Sssh. Don’t make a move. There could be a lion of a book in them there bushes, patiently stalking its prey… and it could be after your kids!
This year’s national Book Week theme, proudly presented by the Children’s Book Council of Australia, is Book Safari – a nod to the voracious appetite kids have for hunting down and devouring the perfect story. I couldn’t think of a more apt way to describe the way kids hunger for and demolish books, and it’s so exciting to see schools all over the country prepping for their biggest Book Week yet.
Last week, I paid a visit to Queanbeyan library where I was shown their top secret ‘Book Safari’ room where over a thousand children will converge between 24 and 28 August. What a children’s paradise. The walls of this large room were completely covered in bright and beautiful papery murals, signs, jungle palms and animals galore. The very lucky kids entering this animal wonderland are going to enter a world of storytelling and fantasy, all bound up in the bright green booklets piled high and ready for distribution come Monday.
But this glorious room is just a teensy sample of the plethora of activities and celebrations that will take place Australia-wide, both during Book Week and the week after.
Book Week is the longest running children’s festival in Australia, and it will celebrate its 64th birthday in 2009. Each year, schools and libraries all over the nation celebrate books, reading and Australian authors and illustrators. Not only does this festival celebrate the importance of reading, it provides a wonderful opportunity for adults and kids of all ages to view and enjoy the supreme local talent we have in Australian children’s literature.
During Book Week, the CBCA’s Book of the Year awards will be presented in the following categories:
- CBCA Book of the Year: Older Readers
- CBCA Book of the Year: Younger Readers
- CBCA Book of the Year: Early Childhood
- CBCA Picture Book of the Year
- The Eve Pownall Award for Information Books
Winners in these categories will be announced on Friday 21 August, and many libraries all over the country will feature a party and presentation of these winners as the news goes live. What a way to wrap up a week of glorious bookfest celebration.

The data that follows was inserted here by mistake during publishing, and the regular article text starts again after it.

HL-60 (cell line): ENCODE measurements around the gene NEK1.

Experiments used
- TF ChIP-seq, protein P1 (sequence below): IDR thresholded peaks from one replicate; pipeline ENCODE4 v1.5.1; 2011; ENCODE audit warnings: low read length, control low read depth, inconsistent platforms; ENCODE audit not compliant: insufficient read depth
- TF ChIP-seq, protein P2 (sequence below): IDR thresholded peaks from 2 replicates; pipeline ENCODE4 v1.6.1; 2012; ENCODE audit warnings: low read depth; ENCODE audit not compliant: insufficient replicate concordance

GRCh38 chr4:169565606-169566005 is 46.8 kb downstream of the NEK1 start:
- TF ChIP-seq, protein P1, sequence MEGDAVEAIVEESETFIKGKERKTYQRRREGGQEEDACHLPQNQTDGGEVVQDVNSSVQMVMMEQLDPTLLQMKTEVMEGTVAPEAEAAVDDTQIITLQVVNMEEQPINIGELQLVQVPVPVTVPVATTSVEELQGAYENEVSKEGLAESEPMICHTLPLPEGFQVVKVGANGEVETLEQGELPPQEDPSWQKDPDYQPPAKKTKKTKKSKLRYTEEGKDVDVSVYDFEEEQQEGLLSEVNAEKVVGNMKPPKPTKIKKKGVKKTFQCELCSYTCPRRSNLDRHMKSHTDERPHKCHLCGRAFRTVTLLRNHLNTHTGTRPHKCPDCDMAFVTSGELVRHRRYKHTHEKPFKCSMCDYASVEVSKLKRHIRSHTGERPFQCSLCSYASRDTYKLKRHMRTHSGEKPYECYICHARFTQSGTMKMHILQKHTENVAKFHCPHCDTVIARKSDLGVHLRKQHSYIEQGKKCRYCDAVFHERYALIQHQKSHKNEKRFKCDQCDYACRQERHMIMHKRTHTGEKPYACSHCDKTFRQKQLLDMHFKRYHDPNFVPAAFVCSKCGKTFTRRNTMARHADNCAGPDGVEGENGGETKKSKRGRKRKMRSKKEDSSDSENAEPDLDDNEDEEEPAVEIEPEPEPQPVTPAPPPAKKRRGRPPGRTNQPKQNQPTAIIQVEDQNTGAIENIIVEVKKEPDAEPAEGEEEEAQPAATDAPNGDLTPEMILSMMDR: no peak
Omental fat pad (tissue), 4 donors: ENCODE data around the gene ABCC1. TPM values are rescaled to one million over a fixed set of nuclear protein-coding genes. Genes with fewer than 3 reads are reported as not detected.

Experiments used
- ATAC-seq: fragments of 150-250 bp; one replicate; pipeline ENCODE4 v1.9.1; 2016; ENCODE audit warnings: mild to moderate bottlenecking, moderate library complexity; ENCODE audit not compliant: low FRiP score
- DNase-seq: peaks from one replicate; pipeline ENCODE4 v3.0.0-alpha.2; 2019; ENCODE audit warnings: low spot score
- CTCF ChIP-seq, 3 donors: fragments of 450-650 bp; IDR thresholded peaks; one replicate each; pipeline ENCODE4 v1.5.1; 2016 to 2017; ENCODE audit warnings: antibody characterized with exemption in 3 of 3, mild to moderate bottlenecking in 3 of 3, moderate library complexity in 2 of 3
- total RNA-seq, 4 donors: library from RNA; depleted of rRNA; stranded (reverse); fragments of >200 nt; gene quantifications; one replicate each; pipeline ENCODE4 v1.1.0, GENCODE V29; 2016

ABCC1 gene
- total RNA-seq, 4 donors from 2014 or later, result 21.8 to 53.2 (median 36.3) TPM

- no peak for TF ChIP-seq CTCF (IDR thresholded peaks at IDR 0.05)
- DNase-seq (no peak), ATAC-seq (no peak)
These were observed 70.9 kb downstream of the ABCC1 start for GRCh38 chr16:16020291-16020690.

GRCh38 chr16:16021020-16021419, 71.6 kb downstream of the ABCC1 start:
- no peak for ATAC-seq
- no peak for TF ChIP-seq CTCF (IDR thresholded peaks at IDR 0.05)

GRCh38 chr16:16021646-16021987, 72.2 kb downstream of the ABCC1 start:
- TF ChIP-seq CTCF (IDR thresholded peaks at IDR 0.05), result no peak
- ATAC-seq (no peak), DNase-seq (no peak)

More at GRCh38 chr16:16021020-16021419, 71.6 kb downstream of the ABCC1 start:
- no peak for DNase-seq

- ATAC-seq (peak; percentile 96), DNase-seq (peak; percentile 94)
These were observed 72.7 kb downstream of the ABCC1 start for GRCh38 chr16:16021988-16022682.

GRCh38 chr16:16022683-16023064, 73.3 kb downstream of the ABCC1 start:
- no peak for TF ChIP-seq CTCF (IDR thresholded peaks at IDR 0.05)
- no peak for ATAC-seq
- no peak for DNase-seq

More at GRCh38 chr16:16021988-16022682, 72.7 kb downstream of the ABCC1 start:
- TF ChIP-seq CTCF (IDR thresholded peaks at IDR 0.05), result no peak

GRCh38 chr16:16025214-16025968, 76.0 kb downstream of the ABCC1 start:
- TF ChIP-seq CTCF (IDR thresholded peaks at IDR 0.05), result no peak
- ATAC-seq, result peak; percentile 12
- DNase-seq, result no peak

Antje Wilson, teacher librarian from Jerrabomberra Public school in NSW, says her school is planning many Book Week activities.
“We have a book character parade, an excursion to the Queanbeyan library (important for children to get to know their local community library facilities), competitions, raffles and an author visit,” she tells Australian Women Online.
Like many schools across the nation, Jerrabomberra Public will finalise their week with a Book Week Parade of characters – where children and teachers alike come to school dressed as their favourite literary character. Regular favourites are classics like Alice in Wonderland, Spiderman and, of course – Harry Potter.
“Our Book Week parade has become an institution at our school, loved by students, staff and parents. Everyone dresses up – students, teachers and assistants, the principal, office staff and even the groundsman!” laughs Wilson.
“I am especially proud of our seniors who fully get into the spirit of the event, at an age where dressing up may not be cool. Our emphasis is on participation.”
A book lover herself, Wilson feels it is of vital importance to celebrate Book Week because it gets everyone talking about and engaging in books.
“Reading is a vital skill for all, and books are an accessible and less expensive form of literature that all can enjoy. It is also one way of promoting the importance and value of our school libraries in an age where their existence is sadly being questioned,” she says.
The school collects all the Early Childhood and Picture books shortlisted for CBCA’s Book of the Year, so children can become familiar with the works vying for this prestigious literary award. They also collect selected books in the Younger Readers and Non-Fiction categories. This year, Wilson has read all books in the Picture Book category to Key Stage 2 children (years 3 – 6).
“I especially enjoyed The Big Little Book of Happy Sadness by Colin Thompson,” says Wilson, who pegs this book to win in the Picture Book category. “However my favourite character is the irrepressible, confident and individual Sunday Chutney by Aaron Blabey.”
Doesn’t hearing about Sunday Chutney make you want to go out and devour every single nominated book? This is precisely what sharing and showcasing books does to us – kids and adults alike. And Book Week is a prime time to share in the bounty.
Remember, your kids don’t have to be going to school to enjoy Book Week. Learn more from the CBCA website or ask your local library about events in your community for little ones. Dig out your safari suit, grab your binoculars and join in the hunt for a parade of fabulous tales during this wonderful literary celebration.
- The Children’s Book Council of Australia website http://cbca.org.au has links to your state office at http://cbca.org.au/branches.htm
- For a peek at the Shortlist and Notables, visit http://cbca.org.au/awards.htm.
- For a list of Book Week themes over the past 64 years, visit http://cbca.org.au/themes.htm.
Tania McCartney, AWO’s own family matters columnist, will be a featured author during Book Week in the ACT.
Main photo credit: Marzanna Syncerz – Fotolia.com